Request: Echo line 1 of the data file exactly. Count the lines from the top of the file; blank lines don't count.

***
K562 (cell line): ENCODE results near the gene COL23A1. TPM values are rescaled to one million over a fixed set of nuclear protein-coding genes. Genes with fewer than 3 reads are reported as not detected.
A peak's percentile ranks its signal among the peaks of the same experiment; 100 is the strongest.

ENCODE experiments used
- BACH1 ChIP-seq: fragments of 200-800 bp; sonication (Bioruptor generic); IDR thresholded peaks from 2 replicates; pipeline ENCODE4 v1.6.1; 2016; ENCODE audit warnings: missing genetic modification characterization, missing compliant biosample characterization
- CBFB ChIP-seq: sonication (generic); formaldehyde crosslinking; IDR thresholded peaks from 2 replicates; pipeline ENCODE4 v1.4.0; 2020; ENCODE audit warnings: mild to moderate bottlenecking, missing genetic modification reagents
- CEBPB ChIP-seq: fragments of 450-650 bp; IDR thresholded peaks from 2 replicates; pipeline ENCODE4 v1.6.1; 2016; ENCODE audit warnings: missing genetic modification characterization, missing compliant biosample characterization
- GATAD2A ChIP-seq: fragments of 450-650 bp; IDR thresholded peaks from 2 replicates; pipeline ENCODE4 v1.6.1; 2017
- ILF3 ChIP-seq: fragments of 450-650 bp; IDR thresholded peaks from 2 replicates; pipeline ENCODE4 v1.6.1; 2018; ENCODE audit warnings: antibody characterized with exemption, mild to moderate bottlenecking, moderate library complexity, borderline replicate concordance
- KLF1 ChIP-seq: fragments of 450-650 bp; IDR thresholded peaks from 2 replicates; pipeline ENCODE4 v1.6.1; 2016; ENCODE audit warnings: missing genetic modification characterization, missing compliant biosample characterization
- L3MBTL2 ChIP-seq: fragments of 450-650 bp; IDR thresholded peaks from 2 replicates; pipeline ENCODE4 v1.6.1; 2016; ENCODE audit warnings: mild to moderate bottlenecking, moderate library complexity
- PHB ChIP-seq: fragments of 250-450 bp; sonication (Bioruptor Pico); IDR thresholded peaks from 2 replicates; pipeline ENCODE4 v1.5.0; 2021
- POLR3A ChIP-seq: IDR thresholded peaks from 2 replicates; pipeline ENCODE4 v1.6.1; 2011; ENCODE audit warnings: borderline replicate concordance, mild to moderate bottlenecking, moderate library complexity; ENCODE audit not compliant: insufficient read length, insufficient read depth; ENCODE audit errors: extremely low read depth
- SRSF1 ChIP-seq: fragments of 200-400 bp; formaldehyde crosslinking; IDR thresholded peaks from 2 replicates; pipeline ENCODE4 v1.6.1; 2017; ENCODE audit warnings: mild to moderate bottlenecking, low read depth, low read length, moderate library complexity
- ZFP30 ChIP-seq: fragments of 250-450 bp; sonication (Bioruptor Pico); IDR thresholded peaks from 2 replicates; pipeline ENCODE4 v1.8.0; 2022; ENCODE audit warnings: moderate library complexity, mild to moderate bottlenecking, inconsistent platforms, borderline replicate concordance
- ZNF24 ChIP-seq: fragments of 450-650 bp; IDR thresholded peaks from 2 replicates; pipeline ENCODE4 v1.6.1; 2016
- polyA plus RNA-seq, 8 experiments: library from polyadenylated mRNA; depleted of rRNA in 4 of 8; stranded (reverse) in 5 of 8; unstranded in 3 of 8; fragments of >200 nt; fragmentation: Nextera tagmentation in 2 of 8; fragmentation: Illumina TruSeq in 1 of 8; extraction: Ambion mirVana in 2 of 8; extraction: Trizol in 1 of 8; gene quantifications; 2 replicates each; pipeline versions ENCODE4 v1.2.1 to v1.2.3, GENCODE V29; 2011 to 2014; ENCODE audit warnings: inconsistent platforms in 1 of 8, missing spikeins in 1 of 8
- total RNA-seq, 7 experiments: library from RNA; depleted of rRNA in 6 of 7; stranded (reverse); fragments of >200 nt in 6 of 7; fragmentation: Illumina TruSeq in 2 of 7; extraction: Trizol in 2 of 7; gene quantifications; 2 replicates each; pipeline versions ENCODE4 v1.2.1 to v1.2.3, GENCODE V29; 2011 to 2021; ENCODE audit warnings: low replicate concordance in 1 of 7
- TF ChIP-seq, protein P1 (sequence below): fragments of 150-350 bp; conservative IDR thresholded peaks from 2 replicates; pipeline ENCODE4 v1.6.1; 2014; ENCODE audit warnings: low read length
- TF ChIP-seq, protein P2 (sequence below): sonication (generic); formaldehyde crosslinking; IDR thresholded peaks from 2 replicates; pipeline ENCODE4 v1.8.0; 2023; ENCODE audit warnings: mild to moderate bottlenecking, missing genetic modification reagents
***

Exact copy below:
K562 (cell line): ENCODE results near the gene COL23A1. TPM values are rescaled to one million over a fixed set of nuclear protein-coding genes. Genes with fewer than 3 reads are reported as not detected.